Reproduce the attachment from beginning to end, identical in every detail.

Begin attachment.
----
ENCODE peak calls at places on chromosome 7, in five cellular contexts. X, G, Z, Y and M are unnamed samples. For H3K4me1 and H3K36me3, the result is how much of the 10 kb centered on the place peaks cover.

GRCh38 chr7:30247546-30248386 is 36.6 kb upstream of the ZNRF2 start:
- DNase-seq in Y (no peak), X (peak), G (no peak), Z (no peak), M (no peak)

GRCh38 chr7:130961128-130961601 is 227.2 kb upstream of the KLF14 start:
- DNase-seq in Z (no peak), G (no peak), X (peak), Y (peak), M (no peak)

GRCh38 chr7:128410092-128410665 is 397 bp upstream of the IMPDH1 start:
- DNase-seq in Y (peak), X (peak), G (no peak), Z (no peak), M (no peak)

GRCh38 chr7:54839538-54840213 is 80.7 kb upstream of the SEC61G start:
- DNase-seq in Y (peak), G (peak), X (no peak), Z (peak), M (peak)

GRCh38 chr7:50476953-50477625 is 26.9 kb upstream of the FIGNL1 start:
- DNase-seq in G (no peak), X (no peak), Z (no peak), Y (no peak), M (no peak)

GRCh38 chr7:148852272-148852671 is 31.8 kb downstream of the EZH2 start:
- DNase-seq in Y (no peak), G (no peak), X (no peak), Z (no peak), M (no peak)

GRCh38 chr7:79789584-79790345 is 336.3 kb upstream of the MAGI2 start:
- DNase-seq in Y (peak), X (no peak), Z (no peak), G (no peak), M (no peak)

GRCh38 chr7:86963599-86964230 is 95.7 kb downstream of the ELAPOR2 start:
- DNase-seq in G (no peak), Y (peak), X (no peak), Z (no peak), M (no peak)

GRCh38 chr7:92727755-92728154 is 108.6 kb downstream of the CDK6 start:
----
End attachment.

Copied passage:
ENCODE peak calls at places on chromosome 7, in five cellular contexts. X, G, Z, Y and M are unnamed samples. For H3K4me1 and H3K36me3, the result is how much of the 10 kb centered on the place peaks cover.

GRCh38 chr7:30247546-30248386 is 36.6 kb upstream of the ZNRF2 start:
- DNase-seq in Y (no peak), X (peak), G (no peak), Z (no peak), M (no peak)

GRCh38 chr7:130961128-130961601 is 227.2 kb upstream of the KLF14 start:
- DNase-seq in Z (no peak), G (no peak), X (peak), Y (peak), M (no peak)

GRCh38 chr7:128410092-128410665 is 397 bp upstream of the IMPDH1 start:
- DNase-seq in Y (peak), X (peak), G (no peak), Z (no peak), M (no peak)

GRCh38 chr7:54839538-54840213 is 80.7 kb upstream of the SEC61G start:
- DNase-seq in Y (peak), G (peak), X (no peak), Z (peak), M (peak)

GRCh38 chr7:50476953-50477625 is 26.9 kb upstream of the FIGNL1 start:
- DNase-seq in G (no peak), X (no peak), Z (no peak), Y (no peak), M (no peak)

GRCh38 chr7:148852272-148852671 is 31.8 kb downstream of the EZH2 start:
- DNase-seq in Y (no peak), G (no peak), X (no peak), Z (no peak), M (no peak)

GRCh38 chr7:79789584-79790345 is 336.3 kb upstream of the MAGI2 start:
- DNase-seq in Y (peak), X (no peak), Z (no peak), G (no peak), M (no peak)

GRCh38 chr7:86963599-86964230 is 95.7 kb downstream of the ELAPOR2 start:
- DNase-seq in G (no peak), Y (peak), X (no peak), Z (no peak), M (no peak)

GRCh38 chr7:92727755-92728154 is 108.6 kb downstream of the CDK6 start: